[¶15.] The circuit court erred in applying the Texas statute. First, there is no requirement in Section 160.204(a)(4) that the putative father be the biological father in order to have asserted paternity. Second, the statute does not require a formal "Acknowledgement of Paternity." The statute only requires that the putative father "voluntarily asserted his paternity of the child" in an undefined manner. See Tex. Fam. Code Ann. § 160.204. Finally, Bradley did specifically assert that he was Taiton's father. Bradley testified that he read the entire application, including the penalty for perjury; and he signed the document and had it notarized. In that document, Bradley asserted that he was Taiton's "biological parent[ ]." He also asserted that he was Taiton's "FATHER." By his signature and acknowledgment, Bradley voluntarily asserted paternity.

[¶16.] The final requirement is that the assertion of paternity be "in a record filed with the bureau of vital statistics" or that "[the father was] voluntarily named as the child's father on the child's birth certificate." Tex. Fam. Code Ann. § 160.204(a)(4)(A)-(B). The circuit court apparently considered these alternatives together. The court concluded that neither requirement was met because Taiton's amended birth certificate was null and void as Tara and Bradley obtained it by fraudulently executing the application.*fn3 However, the Texas presumption statute did not require a valid birth certificate. The statute only required that an "assertion" of a paternity be filed with the bureau of vital statistics or that the putative father be voluntarily named on a birth certificate.

[¶17.] In this case, the last two requirements were satisfied. Bradley's application contained an assertion that he was Taiton's biological father, and the application was filed with the Texas Department of State Health Services--Vital Statistics Unit. Alternatively, there is no dispute that Bradley voluntarily allowed his name to be placed on Taiton's birth certificate. Because both requirements were satisfied, a rebuttable presumption of paternity arose.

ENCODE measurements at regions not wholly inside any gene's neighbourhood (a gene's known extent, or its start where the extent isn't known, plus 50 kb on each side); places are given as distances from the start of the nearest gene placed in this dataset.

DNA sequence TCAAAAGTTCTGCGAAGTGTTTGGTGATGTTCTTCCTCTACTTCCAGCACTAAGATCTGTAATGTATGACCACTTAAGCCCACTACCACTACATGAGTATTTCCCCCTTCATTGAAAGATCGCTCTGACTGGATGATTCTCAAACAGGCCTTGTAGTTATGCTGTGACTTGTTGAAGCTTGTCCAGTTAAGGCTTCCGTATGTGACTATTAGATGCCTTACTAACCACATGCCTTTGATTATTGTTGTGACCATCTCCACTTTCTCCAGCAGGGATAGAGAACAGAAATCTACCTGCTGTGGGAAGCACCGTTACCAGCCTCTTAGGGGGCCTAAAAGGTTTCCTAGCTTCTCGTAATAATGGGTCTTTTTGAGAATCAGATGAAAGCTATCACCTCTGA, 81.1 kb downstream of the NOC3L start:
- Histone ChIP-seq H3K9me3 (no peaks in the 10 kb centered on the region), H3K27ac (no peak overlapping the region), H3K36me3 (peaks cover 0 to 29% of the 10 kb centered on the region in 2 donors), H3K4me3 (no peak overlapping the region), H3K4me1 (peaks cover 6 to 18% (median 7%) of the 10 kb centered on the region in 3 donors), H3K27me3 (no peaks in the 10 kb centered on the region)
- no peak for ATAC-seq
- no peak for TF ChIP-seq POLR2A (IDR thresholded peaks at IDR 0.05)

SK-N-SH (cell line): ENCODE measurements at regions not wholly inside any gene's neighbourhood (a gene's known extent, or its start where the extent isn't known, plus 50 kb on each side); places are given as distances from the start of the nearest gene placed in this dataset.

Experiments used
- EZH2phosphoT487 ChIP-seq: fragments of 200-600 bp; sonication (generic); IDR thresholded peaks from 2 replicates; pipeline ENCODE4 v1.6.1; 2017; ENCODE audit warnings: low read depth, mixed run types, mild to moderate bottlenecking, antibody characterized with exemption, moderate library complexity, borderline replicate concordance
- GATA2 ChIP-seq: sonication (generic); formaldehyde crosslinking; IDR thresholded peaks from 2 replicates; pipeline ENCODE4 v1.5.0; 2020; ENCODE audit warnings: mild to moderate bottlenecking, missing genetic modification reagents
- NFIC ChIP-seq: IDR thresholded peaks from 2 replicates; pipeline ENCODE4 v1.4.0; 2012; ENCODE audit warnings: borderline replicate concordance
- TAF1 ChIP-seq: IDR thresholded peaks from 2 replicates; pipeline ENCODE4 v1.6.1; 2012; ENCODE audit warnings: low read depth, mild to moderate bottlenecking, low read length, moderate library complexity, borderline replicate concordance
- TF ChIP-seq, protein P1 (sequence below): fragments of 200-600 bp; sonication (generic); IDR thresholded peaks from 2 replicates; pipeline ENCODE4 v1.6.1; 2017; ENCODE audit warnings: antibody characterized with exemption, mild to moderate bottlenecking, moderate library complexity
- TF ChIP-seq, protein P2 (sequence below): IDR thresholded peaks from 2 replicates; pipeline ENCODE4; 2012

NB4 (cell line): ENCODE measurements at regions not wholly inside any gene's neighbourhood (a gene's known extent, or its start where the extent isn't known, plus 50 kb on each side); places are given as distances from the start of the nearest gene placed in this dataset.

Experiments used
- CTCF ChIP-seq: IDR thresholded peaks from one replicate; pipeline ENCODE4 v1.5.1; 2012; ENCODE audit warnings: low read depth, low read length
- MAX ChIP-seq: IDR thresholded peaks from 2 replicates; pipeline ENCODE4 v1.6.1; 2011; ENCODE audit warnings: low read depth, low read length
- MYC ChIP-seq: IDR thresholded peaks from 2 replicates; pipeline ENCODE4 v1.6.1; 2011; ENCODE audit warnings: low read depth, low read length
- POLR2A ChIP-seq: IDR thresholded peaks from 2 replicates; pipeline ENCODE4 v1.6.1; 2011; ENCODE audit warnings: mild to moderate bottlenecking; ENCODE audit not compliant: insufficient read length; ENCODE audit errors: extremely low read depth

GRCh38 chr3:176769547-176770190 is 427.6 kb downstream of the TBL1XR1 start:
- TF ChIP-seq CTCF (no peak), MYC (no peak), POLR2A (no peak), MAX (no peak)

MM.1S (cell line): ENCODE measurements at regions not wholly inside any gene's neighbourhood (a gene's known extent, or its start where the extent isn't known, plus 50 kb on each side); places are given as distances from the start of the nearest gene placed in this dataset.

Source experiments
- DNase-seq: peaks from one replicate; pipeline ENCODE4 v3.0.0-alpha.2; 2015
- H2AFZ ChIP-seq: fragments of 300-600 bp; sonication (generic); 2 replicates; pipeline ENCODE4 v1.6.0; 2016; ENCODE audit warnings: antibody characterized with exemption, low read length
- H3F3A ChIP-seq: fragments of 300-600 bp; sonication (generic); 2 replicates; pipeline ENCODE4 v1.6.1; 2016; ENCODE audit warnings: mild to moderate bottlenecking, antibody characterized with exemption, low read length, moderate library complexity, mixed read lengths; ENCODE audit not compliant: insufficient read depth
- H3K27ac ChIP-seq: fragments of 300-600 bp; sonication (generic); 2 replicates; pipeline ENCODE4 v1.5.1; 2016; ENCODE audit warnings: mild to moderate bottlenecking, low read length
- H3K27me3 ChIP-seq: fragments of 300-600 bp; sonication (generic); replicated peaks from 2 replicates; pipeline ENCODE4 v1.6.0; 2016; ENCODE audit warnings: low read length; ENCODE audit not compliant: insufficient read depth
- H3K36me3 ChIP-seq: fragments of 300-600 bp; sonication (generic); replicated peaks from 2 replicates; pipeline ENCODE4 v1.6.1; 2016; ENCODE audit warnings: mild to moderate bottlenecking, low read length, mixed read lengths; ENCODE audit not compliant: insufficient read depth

[¶18.] Bradley claims that any presumption was rebutted under Texas Family Code Annotated Section 160.607(b). That statute provided,

A proceeding seeking to disprove the father-child relationship between a child and the child's presumed father may be maintained at any time if the court determines that: (1) the presumed father and the mother of the child did not live together or engage in sexual intercourse with each other during the probable time of conception; and (2) the presumed father never represented to others that the child was his own.

Tex. Fam. Code Ann. § 160.607(b) (West 2003) (amended 2011).

[¶19.] The circuit court ruled that Bradley overcame the "presumption [of paternity] through the testimony of the parties that he [was] not the biological father of Taiton and the lack of evidence indicating Brad represented to others that Taiton was his own child." Bradley, however, executed a will stating that "Taiton DeBoer" was his child. Bradley also made representations inferring paternity on health insurance documents and income tax returns. Bradley further held Taiton out as his child, rather than his stepchild, in school and church activities. Bradley and Tara also obtained a new social security card that identified Taiton as "Taiton DeBoer" even though they had not pursued a change of name or adoption proceeding. This record does not support the circuit court's determination that Bradley "never represented to others that the child was his own." See Tex. Fam. Code Ann. § 160.607(b). The circuit court clearly erred in finding Bradley never represented that Taiton was his child. Therefore, the presumption of paternity was not rebutted.